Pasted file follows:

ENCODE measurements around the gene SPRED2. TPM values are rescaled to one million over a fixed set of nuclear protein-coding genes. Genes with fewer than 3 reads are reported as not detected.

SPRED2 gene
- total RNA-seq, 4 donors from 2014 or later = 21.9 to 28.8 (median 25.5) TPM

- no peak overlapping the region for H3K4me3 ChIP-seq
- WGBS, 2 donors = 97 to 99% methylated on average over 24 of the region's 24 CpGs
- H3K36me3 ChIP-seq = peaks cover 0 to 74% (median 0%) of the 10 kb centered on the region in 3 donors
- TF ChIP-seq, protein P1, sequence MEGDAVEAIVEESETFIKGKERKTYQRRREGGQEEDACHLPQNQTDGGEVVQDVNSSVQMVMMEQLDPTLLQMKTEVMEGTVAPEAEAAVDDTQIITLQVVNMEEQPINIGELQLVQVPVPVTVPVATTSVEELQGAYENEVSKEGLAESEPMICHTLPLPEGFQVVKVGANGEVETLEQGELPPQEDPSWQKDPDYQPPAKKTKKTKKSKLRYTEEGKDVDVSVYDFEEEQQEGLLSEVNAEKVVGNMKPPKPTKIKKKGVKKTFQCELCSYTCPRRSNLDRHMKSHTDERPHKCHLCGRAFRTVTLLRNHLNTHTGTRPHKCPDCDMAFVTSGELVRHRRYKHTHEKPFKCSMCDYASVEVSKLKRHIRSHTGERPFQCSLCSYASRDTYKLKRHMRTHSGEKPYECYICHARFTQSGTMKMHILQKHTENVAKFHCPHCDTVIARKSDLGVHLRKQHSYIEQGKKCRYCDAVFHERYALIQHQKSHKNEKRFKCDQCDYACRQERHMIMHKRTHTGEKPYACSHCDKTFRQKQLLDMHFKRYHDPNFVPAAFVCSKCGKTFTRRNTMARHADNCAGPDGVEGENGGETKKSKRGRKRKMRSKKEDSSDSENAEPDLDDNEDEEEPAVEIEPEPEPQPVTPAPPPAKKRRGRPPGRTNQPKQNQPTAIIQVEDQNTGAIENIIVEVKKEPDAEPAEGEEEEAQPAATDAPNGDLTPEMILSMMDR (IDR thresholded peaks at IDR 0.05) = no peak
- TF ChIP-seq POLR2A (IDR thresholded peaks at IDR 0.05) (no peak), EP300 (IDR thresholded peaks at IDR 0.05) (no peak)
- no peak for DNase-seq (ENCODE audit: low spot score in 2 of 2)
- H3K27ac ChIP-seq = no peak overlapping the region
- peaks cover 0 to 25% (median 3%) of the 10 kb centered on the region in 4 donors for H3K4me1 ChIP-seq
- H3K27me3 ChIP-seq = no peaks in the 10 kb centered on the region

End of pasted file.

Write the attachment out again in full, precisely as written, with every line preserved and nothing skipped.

ENCODE measurements around the gene SPRED2. TPM values are rescaled to one million over a fixed set of nuclear protein-coding genes. Genes with fewer than 3 reads are reported as not detected.

SPRED2 gene
- total RNA-seq, 4 donors from 2014 or later = 21.9 to 28.8 (median 25.5) TPM

- no peak overlapping the region for H3K4me3 ChIP-seq
- WGBS, 2 donors = 97 to 99% methylated on average over 24 of the region's 24 CpGs
- H3K36me3 ChIP-seq = peaks cover 0 to 74% (median 0%) of the 10 kb centered on the region in 3 donors
- TF ChIP-seq, protein P1, sequence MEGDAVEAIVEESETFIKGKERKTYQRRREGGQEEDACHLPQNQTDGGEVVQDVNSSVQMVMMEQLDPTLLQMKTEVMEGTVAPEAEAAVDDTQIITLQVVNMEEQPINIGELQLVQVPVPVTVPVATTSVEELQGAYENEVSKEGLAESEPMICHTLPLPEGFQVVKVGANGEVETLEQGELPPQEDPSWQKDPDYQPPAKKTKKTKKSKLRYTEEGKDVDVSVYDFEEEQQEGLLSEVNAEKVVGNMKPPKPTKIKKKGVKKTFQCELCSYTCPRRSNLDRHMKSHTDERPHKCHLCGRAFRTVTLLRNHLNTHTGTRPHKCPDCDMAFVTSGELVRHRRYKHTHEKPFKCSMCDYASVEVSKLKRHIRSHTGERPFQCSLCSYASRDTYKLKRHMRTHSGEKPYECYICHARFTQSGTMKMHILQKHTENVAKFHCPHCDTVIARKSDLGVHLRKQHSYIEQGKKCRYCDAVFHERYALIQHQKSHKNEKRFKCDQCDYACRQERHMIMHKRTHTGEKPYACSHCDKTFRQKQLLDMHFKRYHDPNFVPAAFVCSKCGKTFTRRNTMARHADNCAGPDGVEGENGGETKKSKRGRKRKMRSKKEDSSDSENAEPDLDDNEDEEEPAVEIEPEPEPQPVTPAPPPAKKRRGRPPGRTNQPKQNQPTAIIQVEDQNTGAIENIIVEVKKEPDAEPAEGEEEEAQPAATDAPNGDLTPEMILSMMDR (IDR thresholded peaks at IDR 0.05) = no peak
- TF ChIP-seq POLR2A (IDR thresholded peaks at IDR 0.05) (no peak), EP300 (IDR thresholded peaks at IDR 0.05) (no peak)
- no peak for DNase-seq (ENCODE audit: low spot score in 2 of 2)
- H3K27ac ChIP-seq = no peak overlapping the region
- peaks cover 0 to 25% (median 3%) of the 10 kb centered on the region in 4 donors for H3K4me1 ChIP-seq
- H3K27me3 ChIP-seq = no peaks in the 10 kb centered on the region